But the cool thing is that even on its easiest mode, this game is still a simulator. Asobo never turns down the simulation of how the plane moves through the air. Instead, it simply automates more and more of the procedures so that you can focus on controlling the thrust and rudder.
At the same time, this isn’t a flight instructor. You’ll need to bring in your own supplemental materials if you want to challenge yourself and actually learn new piloting skills. Flight Simulator has a really good tutorial, but it’s not going to teach you what all of the lights and knobs on an Airbus do. You’ll have to boot up YouTube or get a book from the library to help with that.
Data-hungry install size
The biggest issue with Flight Simulator is its size. It’s a quick install from Steam or the Microsoft Store, but you’ll then need to run an in-game installer for another 100GB of data. For people on Steam, this is especially troublesome. That download can easily take more than the two hours that Steam gives people to refund a game without question. Now, I don’t think this is a real problem. If the game is broken for you or won’t run on your hardware, attempt a refund. Valve will likely give it to you regardless of your playtime clock.
Even when you have everything installed, however, the game isn’t done using your data. If you select the option to stream in extra content from the cloud, it can use between 700MB and 1,000MB of data per hour of gameplay. If you’re on a cap, keep that in mind.
But the upside of all this is that Microsoft can feed in a ton of live-feed info into your game. It can replicate real-world weather conditions or the positions of commercial flights. And again, this lends to the realism.
Microsoft Flight Simulator as a platform
If you’re curious about Flight Simulator, it’s absolutely worth checking out if you already subscribe to Game Pass. It’s also probably worth the $5 per month on PC if you’re not yet into Microsoft’s Netflix-for-games. On the other end of the spectrum, if you are a simulator-diehard, this game is for you. And (unfortunately) you are likely more than accustomed to the quirks of the genre. So when I say the game is light on tutorialization or can be touchy about peripherals, you likely already know what I mean.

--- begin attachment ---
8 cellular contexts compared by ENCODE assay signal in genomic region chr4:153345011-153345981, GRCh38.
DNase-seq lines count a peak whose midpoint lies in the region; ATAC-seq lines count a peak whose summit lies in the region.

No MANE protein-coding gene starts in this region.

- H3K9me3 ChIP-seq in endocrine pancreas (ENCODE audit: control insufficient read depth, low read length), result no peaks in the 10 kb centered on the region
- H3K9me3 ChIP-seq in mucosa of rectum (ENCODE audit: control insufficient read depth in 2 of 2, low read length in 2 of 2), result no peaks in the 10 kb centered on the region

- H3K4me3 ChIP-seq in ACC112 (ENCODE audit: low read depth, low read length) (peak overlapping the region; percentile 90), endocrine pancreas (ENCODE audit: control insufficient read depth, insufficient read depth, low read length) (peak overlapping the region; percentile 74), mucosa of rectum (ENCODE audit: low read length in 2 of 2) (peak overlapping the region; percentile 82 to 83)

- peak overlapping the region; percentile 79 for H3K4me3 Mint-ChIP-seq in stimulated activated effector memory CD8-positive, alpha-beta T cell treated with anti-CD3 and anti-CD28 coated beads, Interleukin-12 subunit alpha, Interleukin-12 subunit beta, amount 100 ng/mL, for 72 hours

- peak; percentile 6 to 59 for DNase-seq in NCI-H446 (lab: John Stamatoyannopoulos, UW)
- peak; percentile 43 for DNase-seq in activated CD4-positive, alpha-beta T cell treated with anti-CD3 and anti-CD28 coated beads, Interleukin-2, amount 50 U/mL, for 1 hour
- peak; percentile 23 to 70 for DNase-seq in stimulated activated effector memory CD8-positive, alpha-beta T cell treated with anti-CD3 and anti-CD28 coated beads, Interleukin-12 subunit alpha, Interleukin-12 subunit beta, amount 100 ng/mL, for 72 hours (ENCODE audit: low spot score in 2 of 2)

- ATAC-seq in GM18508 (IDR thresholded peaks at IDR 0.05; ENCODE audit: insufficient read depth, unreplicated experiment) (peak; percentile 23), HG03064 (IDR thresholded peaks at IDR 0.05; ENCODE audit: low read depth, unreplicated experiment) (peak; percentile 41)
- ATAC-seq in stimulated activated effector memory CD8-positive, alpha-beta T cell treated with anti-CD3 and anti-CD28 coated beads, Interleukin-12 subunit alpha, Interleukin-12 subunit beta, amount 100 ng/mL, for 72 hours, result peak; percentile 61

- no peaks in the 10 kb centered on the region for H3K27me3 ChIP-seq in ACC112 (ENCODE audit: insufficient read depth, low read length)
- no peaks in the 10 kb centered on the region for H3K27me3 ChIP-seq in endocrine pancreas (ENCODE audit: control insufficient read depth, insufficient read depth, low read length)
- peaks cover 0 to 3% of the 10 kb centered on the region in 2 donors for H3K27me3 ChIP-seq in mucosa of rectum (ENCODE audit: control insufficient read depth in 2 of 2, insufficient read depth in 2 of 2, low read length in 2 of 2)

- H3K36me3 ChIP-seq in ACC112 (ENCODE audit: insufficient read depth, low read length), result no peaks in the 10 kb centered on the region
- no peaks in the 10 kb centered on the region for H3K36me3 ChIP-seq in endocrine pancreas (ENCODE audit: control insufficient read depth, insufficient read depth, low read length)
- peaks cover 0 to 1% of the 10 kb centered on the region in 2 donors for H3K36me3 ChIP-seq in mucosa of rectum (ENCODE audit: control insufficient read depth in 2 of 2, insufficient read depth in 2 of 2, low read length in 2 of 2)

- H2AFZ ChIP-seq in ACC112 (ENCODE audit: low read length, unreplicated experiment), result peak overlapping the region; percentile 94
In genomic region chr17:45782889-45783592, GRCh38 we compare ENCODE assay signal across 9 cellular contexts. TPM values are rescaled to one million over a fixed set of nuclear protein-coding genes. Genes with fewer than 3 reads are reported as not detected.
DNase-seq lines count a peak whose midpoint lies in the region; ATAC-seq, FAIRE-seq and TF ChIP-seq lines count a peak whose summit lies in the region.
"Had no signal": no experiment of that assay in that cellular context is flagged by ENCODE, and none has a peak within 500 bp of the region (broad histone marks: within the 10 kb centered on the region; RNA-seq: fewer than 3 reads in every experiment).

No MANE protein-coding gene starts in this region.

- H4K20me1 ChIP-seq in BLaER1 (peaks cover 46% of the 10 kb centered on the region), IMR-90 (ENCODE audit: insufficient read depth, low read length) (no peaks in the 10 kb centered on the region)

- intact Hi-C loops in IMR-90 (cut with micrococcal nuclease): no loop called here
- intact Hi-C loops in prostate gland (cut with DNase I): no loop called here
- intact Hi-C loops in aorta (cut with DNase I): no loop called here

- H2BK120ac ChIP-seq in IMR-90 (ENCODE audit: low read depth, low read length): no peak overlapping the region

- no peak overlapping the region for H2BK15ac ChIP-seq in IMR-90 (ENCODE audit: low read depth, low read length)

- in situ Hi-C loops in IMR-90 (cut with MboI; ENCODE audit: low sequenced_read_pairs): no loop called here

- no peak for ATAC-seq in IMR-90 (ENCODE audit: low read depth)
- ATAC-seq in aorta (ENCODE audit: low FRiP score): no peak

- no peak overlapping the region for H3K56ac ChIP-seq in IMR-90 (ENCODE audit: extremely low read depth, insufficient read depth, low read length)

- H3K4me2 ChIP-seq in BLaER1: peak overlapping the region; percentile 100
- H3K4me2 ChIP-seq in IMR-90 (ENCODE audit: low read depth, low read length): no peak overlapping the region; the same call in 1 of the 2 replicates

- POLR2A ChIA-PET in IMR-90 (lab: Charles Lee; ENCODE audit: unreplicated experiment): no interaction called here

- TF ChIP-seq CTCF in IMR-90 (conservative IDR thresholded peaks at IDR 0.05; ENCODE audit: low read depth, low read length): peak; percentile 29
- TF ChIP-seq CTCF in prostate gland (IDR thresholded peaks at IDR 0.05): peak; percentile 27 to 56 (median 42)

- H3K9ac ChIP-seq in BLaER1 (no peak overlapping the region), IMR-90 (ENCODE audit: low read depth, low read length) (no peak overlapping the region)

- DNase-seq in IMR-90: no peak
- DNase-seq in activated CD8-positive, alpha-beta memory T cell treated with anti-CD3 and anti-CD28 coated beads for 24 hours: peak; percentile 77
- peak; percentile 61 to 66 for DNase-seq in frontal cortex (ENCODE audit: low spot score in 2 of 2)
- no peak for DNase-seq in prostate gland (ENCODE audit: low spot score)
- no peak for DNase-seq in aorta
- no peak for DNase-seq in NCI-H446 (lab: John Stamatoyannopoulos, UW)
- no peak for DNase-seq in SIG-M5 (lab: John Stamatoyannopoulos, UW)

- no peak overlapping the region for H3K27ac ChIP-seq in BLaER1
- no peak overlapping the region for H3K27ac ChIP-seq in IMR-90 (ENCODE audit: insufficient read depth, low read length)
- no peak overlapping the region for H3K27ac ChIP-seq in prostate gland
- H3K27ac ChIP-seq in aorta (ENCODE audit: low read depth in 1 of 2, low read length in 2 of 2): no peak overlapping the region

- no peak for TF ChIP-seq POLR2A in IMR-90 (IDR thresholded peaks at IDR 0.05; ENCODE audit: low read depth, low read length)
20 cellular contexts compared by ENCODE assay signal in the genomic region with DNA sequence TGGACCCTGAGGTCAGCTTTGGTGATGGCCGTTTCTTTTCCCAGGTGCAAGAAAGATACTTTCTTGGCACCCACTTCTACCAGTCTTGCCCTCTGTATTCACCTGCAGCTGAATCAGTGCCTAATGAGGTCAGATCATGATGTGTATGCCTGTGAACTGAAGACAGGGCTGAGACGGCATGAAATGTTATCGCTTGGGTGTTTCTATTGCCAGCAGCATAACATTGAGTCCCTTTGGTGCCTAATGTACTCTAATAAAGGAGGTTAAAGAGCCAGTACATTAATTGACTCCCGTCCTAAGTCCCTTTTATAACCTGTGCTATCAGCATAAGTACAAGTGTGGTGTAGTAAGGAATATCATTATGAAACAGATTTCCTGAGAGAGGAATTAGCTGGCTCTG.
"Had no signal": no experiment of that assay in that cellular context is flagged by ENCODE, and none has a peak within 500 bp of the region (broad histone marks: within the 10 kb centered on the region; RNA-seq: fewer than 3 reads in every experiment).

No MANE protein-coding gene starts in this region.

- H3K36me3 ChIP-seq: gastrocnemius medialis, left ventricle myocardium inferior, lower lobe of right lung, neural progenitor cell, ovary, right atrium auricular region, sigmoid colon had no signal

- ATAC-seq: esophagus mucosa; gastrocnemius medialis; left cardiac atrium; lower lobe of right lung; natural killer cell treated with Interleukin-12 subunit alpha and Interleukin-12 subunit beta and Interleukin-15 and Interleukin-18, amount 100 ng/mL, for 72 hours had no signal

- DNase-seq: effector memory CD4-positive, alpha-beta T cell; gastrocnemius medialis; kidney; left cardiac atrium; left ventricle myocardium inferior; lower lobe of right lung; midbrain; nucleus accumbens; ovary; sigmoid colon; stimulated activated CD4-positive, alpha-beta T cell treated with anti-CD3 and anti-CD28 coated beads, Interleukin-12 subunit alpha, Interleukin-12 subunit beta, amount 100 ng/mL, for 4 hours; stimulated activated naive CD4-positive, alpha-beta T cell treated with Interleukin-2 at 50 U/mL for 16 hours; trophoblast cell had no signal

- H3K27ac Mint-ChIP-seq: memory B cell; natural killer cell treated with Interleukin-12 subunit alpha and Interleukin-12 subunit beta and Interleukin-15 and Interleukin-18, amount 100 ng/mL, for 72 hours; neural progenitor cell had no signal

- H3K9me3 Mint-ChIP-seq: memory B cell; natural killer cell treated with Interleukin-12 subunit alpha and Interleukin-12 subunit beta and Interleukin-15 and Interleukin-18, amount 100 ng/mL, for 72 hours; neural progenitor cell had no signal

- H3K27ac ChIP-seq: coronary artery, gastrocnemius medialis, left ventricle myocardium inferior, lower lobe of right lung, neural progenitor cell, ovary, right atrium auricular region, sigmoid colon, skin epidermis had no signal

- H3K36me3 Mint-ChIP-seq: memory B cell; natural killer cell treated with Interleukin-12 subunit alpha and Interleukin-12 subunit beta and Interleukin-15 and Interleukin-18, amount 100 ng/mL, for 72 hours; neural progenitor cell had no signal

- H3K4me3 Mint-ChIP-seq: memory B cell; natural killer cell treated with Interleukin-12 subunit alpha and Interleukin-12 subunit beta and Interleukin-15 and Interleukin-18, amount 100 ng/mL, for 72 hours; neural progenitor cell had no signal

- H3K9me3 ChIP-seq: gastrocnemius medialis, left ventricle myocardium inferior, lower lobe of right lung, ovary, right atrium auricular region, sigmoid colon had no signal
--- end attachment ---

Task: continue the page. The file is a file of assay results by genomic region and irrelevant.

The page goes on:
But no matter what your approach is when it comes to Flight Simulator, it’s clear that all of the pieces are here for long-term success. The game has light multiplayer elements, and I expect those to improve over time. Asobo is also already planning to add support for virtual reality and head-tracking solutions (TrackIR). And then the potential for growth is limitless with the in-game marketplace.
This game has every reason to grow into something even more special over time. And it’s starting from a position of strength. The game’s appeal is undeniable to a certain kind of person. I’m somewhere between neophyte and sim veteran, and Microsoft Flight Simulator has won me over. It happened when I picked a flight path from a small, grass airfield in Brazil to an airport in Sao Paulo. It feels so good to learn the characteristics of your plane while watching the sunset give away to a purple sheet of stars. And I’m confident that most people will end up feeling the same way if they’re willing to give the game a chance.
Microsoft Flight Simulator is available now for $60. Microsoft provided a download code for the purpose of this review.